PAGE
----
Jake Lynch

Jake Lynch began writing this regular column for TMS in November 2008. Since then it has gained many new followers around the world, some of whom are kind enough to send appreciative messages! In three weekly instalments, culminating in this one, he has been explaining the rationale behind it, some of its underpinning ideas and the range of its coverage. An invitation to browse the TMS archives! ‘Normal service’ resumes next week.

Reality and representation

Peace journalism is more realistic, in the sense of fidelity to a reality that already exists, independently of our knowledge or representation of it. To report violence without background or context is to misrepresent it, since any conflict is, at root, a relationship, of parties setting and pursuing incompatible goals. To omit any discussion of them is a distortion.

At the same time, it acknowledges that there is no one, correct version of this reality that everyone will agree with. We understand the world around us by taking messages and images – including those served up by the news – and slotting them into codes we develop through our lives and carry in our heads. Meaning is not created solely at the point of production, or encoding; no act of representation is complete until it has been received, or decoded: an insight first offered, in that form, by the ‘guru’ of Cultural Studies, Stuart Hall .

Decoding is something we often do automatically, since so much of what we read, hear and see is familiar. This is what propaganda relies on. Establish Saddam Hussein as a ‘bad man’, or ‘weapons of mass destruction’ as a ‘threat’, and it forms a prism, through which all the reality, both subsequent and previous, tends to be viewed. Meaning is effectively fixed.

Journalism is often easy prey for propaganda because it does not generally encourage us to reflect on the choices it is making, for reasons discussed above. The famous US ‘anchor-man’, the late Walter Cronkite, signed off CBS Evening News every night with the catchphrase, “that’s the way it is”. How it came to be that way would be an interesting conversation, but it is not one in which news is generally keen to engage. In Gaye Tuchman’s words, from a pioneering study of newsroom procedures: “the acceptance of representational conventions as facticity makes reality vulnerable to manipulation” .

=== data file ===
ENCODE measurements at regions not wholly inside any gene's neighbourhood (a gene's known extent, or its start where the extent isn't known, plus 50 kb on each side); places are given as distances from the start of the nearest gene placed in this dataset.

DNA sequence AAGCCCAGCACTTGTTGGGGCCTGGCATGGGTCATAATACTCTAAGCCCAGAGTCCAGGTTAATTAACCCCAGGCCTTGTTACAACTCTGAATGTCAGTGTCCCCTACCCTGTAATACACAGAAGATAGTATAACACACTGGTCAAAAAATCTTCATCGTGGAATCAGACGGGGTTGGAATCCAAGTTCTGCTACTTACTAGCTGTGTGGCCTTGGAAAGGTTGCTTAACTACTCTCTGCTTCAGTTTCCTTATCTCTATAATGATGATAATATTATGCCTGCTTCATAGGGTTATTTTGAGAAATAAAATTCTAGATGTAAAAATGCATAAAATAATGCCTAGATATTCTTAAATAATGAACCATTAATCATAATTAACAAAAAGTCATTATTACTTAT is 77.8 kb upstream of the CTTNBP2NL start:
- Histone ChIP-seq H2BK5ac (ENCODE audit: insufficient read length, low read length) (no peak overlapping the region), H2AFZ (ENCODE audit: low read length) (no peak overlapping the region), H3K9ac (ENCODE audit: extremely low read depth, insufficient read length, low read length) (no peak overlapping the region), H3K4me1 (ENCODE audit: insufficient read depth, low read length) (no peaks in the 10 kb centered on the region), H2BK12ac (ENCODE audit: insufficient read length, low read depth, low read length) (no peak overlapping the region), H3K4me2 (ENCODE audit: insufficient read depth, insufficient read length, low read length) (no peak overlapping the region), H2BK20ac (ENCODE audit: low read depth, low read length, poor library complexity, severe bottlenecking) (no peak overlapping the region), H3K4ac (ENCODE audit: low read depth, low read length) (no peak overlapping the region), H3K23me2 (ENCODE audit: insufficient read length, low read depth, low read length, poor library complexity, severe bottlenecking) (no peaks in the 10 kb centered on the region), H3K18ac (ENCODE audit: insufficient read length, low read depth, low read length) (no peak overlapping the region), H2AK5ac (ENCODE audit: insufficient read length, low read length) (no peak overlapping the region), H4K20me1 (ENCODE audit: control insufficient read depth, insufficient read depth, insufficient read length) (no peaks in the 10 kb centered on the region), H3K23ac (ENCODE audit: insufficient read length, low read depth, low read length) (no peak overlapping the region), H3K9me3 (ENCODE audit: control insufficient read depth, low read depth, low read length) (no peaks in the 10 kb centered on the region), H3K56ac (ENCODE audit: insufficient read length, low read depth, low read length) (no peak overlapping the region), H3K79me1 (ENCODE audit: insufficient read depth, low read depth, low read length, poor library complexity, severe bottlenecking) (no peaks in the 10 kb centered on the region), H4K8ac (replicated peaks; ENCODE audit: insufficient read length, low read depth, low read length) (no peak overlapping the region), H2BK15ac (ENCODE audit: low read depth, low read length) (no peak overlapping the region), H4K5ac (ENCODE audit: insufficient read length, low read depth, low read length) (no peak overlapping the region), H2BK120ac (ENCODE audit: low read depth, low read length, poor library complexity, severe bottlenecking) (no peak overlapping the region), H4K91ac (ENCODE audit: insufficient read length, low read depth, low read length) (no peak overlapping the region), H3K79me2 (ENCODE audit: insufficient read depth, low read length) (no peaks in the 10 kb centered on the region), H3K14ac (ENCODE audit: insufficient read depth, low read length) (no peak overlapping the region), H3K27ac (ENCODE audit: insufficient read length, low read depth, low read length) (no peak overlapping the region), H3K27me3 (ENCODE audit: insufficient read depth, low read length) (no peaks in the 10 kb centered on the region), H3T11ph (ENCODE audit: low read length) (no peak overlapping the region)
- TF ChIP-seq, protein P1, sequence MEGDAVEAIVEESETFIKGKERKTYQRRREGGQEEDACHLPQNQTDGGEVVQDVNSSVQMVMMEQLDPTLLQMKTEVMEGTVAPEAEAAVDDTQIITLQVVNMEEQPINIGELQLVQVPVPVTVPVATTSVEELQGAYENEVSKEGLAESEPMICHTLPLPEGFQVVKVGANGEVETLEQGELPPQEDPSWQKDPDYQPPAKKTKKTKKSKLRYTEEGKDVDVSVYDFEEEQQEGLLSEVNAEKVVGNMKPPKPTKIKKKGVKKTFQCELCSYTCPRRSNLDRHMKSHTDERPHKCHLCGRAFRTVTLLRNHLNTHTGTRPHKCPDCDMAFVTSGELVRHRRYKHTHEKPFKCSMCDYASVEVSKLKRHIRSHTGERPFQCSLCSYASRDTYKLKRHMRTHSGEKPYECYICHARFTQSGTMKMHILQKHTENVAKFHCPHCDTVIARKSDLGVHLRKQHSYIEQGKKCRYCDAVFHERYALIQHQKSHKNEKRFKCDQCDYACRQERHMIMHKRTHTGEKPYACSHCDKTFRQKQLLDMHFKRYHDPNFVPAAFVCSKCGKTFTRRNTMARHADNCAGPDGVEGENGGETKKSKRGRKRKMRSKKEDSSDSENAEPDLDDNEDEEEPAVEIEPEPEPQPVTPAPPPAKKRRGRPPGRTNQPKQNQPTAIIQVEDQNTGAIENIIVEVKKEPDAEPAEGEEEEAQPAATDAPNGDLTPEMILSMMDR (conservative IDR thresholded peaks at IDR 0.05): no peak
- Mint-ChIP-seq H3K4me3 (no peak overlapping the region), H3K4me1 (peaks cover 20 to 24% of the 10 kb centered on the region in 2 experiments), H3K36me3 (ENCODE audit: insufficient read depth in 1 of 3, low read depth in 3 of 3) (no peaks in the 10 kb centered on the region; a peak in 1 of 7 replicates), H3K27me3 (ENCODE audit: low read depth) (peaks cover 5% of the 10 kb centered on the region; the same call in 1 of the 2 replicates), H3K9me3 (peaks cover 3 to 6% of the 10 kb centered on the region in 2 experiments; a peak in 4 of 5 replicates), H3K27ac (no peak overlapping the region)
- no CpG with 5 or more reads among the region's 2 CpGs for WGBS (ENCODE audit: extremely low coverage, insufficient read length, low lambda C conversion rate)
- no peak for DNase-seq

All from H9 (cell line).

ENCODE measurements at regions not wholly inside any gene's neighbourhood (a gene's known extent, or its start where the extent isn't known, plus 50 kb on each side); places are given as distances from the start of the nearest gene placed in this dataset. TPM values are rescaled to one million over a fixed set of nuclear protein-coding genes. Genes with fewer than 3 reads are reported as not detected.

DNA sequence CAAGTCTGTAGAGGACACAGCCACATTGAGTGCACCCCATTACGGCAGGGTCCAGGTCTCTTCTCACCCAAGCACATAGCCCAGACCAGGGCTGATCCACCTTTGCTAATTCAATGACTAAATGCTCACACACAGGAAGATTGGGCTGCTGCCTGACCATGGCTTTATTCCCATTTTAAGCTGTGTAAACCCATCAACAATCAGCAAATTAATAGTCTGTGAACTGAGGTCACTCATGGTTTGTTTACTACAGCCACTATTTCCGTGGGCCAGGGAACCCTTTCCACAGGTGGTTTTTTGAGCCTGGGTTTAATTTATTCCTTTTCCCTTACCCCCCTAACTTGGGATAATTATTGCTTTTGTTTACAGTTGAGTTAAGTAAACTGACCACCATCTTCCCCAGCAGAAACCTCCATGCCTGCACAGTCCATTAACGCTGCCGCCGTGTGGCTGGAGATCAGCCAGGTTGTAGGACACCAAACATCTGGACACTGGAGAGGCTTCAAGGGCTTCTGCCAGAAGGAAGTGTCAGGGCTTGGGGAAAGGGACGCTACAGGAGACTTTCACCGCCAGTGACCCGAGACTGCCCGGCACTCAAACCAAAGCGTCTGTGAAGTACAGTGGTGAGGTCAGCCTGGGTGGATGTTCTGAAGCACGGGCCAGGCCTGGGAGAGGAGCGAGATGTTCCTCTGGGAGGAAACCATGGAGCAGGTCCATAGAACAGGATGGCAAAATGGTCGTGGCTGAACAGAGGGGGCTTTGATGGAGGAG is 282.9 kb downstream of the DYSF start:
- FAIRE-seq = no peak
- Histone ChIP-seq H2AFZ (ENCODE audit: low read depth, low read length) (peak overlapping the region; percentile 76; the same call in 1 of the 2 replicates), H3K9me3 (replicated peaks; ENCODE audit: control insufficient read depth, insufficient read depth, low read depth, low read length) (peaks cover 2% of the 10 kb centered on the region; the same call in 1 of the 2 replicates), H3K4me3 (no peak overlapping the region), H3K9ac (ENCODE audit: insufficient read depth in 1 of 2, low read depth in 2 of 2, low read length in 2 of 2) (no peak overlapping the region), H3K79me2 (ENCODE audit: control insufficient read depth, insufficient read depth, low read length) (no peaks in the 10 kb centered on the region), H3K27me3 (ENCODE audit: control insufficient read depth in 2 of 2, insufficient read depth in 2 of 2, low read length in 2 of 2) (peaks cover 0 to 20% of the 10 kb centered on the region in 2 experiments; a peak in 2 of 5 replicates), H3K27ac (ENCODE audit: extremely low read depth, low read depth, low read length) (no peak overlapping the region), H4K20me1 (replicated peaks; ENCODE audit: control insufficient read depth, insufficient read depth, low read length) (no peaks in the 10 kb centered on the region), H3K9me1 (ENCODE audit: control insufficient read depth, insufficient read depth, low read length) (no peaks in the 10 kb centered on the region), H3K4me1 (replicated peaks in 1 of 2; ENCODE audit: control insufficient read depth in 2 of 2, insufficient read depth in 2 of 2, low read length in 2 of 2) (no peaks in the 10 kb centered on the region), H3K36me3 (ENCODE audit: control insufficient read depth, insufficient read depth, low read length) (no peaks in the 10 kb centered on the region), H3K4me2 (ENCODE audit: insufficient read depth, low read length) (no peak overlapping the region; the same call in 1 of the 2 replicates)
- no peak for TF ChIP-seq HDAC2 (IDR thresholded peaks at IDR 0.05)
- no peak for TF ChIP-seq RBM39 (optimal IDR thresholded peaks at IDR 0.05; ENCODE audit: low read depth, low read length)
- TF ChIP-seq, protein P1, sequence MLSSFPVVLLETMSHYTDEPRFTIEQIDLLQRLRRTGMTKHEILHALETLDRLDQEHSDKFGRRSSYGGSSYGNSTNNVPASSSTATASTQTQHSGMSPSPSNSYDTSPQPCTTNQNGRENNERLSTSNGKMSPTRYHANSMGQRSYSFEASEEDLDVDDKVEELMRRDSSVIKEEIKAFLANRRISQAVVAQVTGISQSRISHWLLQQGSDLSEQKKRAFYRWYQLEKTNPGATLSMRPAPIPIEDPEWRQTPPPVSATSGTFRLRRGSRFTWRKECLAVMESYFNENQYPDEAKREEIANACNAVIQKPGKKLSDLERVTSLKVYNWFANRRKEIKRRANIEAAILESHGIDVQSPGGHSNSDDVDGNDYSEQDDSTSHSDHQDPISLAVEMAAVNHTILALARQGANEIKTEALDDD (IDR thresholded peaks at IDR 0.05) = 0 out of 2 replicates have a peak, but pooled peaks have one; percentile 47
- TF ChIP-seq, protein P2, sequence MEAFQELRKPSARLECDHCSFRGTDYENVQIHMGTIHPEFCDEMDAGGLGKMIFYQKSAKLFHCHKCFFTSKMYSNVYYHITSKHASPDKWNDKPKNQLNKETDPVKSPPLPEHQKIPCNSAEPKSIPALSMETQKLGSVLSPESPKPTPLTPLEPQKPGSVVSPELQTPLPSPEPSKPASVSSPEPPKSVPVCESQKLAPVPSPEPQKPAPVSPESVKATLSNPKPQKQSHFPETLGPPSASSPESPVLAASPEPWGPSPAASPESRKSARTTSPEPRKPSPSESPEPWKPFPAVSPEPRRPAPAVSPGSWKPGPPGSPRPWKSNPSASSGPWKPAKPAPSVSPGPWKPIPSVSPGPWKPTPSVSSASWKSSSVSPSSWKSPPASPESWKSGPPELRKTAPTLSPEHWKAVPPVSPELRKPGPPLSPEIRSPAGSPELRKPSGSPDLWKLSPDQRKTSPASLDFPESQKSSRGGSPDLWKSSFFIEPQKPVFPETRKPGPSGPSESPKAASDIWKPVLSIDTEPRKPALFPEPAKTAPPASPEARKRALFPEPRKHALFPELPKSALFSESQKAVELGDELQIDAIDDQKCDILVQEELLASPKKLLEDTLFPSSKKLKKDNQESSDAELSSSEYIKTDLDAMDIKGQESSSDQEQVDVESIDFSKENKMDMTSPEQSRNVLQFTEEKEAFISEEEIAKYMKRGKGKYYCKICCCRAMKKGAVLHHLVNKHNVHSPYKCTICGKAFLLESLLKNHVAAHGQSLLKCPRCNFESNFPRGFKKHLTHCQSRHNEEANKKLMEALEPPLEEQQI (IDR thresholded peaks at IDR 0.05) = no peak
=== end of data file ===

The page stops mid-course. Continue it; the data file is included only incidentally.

So peace journalism is in favour of truth, as any must be. Of course reporters should report, as truthfully as they can, the facts they encounter; only ask, as well, how they have come to meet these particular facts, and how the facts have come to meet them. If it’s always the same facts, or the same sorts of facts, adopt a policy of seeking out important stories, and important bits of stories, which would otherwise slip out of the news, and devise ways to put them back in. And try to let the rest of us in on the process, by discussing and exposing how partisan accounts have been put together. Peace journalism is that which abounds in cues and clues to prompt and equip us to ‘negotiate’ our own readings, to open up multiple meanings, to inspect propaganda and other self-serving representations on the outside.

Can journalists actually play this role, and do they? Latterly, researchers have set out to gauge the amount of peace journalism that is going on. There is probably no one piece of reporting that exhibits all five of the characteristics listed above, whilst also avoiding demonizing language, labeling and so forth. But distinctions do exist, and they have been measured.

Reporting in The Philippines, especially by the country’s main newspaper, the Philippine Daily Inquirer, is interesting in providing an effective counter to attempts by the country’s government to import the ‘war on terrorism’ ideology and apply it to a long-running insurgency . The paper I used to work for, the Independent of London, does a lot of peace journalism, notably in its famous front covers, juxtaposing official versions of events with inconvenient facts and questions. My own awareness of the outside world and the way it works took shape around vivid documentaries by the likes of John Pilger, Danny Schechter and Adam Curtis. There are countless other examples.

Then of course there are proliferating independent media, now building, through web-based platforms, on traditions long nurtured by alternative newspapers and community radio stations. There is some peace journalism, so there could be more.


Jake Lynch is Director of the Centre for Peace and Conflict Studies at the University of Sydney


This article originally appeared on Transcend Media Service (TMS) on 22 Dec 2009.

Anticopyright: Editorials and articles originated on TMS may be freely reprinted, disseminated, translated and used as background material, provided an acknowledgement and link to the source, TMS: ABOUT THIS COLUMN: PART THREE, is included. Thank you.

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